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By Christopher W. H. Davis, Continuous Improvement 

Save 40% on Continuous Improvement with discount code jn15ci at manning.com.

The book Continuous Improvement walks the reader through the collection and analysis of data to provide metrics that guide the continuous improvement of agile teams. Each chapter ends in a case study outlining the application of this technique with specific types of data. This is an excerpt of a real world scenario from the end of Chapter 4 that shows the reader how to apply source control data toward continuous improvement. We

By Brian Ketelsen, Erik St. Martin, and William Kennedy

Save 40% on Go in Action with discount code jn15goia at manning.com.

The purpose of the work package is to show how you can use an unbuffered channel to create a pool of goroutines to perform and control the amount of work that gets done concurrently. This is a better approach that using a buffered channel of some arbitrary static size that acts as a queue of work and throwing a bunch of goroutines at it.

Unbuffered channels provide a guarantee that data has been exchanged between two goroutines. The approach this package takes by using an unbuffered channel allows the user to know when the pool is performing the work and pushes back when it can't accept any more work because it is busy. No work is ever lost or stuck in queue that has no guarantee it will ever be worked on.

Let's take a look at the

work.go
code file from the work package:

 

Listing 1

chapter7/patterns/work/work.go
01 // Example provided with help from Jason Waldrip.
02 // Package work manages a pool of goroutines to perform work.
03 package work
04
05 import "sync"
06
07 // Worker must be implemented by types that want to use
08 // the work pool.
09 type Worker interface {
10  Task()
11 }
12
13 // Pool provides a pool of goroutines that can execute any Worker
14 // tasks that are submitted.
15 type Pool struct {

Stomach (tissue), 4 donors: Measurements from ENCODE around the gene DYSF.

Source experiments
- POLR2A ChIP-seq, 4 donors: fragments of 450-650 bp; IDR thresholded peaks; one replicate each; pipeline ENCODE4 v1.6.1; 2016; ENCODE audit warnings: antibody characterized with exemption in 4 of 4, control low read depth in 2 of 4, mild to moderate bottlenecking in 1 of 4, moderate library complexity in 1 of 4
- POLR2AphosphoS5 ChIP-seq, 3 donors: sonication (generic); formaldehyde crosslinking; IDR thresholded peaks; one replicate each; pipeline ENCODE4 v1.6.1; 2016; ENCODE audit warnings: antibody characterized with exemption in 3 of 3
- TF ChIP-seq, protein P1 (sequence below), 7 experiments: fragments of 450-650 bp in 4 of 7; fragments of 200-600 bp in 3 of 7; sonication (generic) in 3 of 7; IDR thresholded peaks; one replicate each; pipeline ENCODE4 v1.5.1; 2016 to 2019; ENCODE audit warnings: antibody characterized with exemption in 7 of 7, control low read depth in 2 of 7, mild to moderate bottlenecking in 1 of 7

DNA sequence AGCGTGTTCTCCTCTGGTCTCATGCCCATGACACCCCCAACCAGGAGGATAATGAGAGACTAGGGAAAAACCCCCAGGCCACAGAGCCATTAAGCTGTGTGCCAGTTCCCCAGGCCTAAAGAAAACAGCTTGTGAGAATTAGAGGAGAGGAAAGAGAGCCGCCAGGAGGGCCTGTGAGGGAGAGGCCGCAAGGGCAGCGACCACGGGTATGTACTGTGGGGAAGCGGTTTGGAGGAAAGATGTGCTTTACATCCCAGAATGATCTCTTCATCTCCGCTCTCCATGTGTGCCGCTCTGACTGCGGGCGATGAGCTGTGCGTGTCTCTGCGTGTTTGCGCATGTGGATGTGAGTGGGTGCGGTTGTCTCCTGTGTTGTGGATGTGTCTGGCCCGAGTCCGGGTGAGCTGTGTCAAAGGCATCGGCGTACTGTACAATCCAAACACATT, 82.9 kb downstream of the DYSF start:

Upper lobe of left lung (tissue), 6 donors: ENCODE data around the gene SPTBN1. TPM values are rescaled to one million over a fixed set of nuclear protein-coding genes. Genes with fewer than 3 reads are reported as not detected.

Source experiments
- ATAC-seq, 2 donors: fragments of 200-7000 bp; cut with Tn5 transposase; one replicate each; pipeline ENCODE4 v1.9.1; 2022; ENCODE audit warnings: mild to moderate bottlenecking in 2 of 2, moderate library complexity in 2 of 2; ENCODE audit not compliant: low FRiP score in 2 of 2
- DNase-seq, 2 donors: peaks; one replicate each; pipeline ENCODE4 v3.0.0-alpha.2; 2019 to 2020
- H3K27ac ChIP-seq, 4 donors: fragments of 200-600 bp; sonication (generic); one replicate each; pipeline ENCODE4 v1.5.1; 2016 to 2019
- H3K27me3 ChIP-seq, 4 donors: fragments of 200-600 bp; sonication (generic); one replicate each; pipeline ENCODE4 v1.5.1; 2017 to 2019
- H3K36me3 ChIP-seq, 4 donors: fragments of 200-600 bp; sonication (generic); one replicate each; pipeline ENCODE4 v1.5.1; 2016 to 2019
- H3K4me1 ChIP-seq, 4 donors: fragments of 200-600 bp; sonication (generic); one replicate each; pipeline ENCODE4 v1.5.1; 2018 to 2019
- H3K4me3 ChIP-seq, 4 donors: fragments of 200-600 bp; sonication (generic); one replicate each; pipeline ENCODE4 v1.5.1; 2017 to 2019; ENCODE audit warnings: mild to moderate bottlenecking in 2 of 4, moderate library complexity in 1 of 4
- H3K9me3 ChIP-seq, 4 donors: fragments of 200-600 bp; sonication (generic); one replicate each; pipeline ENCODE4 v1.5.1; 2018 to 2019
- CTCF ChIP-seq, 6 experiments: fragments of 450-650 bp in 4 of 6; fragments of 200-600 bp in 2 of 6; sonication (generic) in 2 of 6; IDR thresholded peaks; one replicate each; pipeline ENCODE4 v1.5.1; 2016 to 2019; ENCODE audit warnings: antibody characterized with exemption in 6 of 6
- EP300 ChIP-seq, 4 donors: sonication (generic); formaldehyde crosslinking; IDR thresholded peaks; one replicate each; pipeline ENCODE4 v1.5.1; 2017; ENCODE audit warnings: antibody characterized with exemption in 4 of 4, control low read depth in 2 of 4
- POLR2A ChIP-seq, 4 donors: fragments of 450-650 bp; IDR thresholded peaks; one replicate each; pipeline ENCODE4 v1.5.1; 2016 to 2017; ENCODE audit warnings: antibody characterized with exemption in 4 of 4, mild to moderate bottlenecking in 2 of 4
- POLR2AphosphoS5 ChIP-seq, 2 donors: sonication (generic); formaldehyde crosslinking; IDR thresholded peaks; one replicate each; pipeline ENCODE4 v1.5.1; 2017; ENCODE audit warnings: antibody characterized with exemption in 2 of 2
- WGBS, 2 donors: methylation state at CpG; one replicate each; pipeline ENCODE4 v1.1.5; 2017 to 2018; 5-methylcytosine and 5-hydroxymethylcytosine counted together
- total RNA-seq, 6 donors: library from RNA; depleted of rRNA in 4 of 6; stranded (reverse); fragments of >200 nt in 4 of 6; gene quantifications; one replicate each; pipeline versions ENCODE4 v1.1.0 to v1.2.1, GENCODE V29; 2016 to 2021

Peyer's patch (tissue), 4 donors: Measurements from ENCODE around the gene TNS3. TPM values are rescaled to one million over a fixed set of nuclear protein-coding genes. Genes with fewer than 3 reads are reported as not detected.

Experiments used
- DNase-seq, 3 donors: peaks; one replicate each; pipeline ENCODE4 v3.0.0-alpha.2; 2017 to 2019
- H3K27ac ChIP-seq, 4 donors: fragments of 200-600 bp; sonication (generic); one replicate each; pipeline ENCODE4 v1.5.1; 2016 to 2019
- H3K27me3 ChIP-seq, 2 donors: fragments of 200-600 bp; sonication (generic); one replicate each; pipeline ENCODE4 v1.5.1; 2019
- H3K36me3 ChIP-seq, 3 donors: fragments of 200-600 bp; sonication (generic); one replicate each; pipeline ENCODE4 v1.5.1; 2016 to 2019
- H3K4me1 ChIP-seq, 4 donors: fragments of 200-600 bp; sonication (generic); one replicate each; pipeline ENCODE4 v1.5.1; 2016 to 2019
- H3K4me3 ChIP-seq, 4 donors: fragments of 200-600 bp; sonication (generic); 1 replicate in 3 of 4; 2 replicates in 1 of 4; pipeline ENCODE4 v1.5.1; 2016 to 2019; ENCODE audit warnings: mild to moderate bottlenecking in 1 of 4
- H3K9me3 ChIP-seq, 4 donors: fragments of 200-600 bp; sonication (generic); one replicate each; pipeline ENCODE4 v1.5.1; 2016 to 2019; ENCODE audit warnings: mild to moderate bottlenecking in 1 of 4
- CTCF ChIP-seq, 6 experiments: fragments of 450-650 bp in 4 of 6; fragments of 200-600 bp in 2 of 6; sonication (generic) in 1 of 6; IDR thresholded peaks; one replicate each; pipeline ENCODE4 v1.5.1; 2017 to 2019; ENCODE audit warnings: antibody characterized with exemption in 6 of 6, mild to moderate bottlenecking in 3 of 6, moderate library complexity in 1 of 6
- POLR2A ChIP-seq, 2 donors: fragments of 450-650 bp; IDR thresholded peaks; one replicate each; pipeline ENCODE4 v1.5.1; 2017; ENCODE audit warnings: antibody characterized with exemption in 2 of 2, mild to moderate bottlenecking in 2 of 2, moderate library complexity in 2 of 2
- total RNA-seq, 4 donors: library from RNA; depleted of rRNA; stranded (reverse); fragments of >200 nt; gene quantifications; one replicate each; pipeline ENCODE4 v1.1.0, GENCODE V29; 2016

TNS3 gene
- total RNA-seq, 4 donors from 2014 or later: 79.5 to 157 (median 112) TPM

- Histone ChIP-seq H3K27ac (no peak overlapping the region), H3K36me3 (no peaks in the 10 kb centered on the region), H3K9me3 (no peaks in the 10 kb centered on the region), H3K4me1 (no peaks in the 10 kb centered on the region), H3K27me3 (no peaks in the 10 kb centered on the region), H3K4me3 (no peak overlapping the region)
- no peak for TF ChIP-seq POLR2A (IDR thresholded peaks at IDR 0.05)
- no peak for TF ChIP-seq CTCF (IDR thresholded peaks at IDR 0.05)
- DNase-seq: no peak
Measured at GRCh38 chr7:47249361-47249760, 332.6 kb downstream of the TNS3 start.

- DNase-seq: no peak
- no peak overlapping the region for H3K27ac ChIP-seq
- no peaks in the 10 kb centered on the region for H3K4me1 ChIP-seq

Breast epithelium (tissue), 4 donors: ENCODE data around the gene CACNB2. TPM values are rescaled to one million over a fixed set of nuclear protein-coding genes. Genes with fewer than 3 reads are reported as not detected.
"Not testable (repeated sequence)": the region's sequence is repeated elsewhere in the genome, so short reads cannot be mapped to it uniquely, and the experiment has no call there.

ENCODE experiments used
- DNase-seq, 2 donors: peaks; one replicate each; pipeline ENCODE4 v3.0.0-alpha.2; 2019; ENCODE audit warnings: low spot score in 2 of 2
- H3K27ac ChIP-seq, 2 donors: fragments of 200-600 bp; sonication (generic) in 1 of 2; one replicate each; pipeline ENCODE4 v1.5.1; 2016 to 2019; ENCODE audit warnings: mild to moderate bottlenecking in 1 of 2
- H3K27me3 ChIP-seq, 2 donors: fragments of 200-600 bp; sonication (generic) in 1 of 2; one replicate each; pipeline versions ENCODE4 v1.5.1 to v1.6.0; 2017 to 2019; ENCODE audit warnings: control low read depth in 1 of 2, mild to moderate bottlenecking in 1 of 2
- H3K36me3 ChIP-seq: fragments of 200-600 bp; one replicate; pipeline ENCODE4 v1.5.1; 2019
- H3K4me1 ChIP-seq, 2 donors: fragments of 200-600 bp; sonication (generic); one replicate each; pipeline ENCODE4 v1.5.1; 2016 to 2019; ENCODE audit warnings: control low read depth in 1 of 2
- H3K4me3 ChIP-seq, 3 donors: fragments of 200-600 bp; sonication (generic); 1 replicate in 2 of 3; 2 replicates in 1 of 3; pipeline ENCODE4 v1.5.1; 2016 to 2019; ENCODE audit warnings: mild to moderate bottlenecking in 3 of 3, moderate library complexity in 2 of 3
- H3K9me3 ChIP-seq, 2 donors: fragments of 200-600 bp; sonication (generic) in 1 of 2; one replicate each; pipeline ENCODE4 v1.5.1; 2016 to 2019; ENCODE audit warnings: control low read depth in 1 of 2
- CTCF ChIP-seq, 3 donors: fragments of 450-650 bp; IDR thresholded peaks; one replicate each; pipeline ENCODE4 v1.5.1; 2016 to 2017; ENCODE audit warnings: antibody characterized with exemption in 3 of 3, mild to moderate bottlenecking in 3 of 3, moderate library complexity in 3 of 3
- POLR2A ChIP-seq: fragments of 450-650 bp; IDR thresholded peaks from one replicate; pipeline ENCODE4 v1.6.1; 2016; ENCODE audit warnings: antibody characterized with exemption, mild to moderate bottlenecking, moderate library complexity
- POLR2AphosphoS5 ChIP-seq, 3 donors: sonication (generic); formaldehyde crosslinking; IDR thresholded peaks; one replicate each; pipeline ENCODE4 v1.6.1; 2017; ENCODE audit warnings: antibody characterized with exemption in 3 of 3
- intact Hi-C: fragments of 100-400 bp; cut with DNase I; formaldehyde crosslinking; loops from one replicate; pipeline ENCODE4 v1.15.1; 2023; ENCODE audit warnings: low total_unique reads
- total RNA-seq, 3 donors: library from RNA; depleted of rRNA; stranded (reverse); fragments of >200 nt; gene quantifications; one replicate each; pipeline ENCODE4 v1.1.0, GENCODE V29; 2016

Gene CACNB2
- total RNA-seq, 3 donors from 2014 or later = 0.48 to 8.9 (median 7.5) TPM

16  work chan Worker
17  wg sync.WaitGroup
18 }
19
20 // New creates a new work pool.
21 func New(maxGoroutines int) *Pool {
22  p := Pool{
23      tasks: make(chan Worker),
24  }
25
26  p.wg.Add(maxGoroutines)
27  for i := 0; i < maxGoroutines; i++ {
28      go func() {
29          for w := range p.work {
30              w.Task()
31          }
32          p.wg.Done()
33      }()
34  }
35
36  return &p
37 }
38
39 // Run submits work to the pool.
40 func (p *Pool) Run(w Worker) {
41  p.work <- w
42 }
43
44 // Shutdown waits for all the goroutines to shutdown.
45 func (p *Pool) Shutdown() {
46  close(p.tasks)
47  p.wg.Wait()
48 }

The work package in listing 2 starts off with the declaration of an interface named

Worker
and a struct named 
Pool
:

 

Listing 2

07 // Worker must be implemented by types that want to use
08 // the work pool.
09 type Worker interface {
10  Task()
11 }
12
13 // Pool provides a pool of goroutines that can execute any Worker
14 // tasks that are submitted.
15 type Pool struct {
16  work chan Worker
17  wg sync.WaitGroup
18 }
The 
Worker
interface in listing 1 on line 10 declares a single method called 
Task
. Then on line 15, a struct named 
Pool
is declared which is the type that implements the pool of goroutines and will have methods that process the work. The type declares two fields, one named 
work
which is a channel of the 
Worker
interface type and a 
sync.WaitGroup
named 
wg

Next, let's look at the factory function for the work package:

Listing 3

20 // New creates a new work pool.
21 func New(maxGoroutines int) *Pool {
22  p := Pool{
23      work: make(chan Worker),
24  }
25
26  p.wg.Add(maxGoroutines)
27  for i := 0; i < maxGoroutines; i++ {
28      go func() {
29          for w := range p.work {
30              w.Task()
31          }
32          p.wg.Done()
33      }()
34  }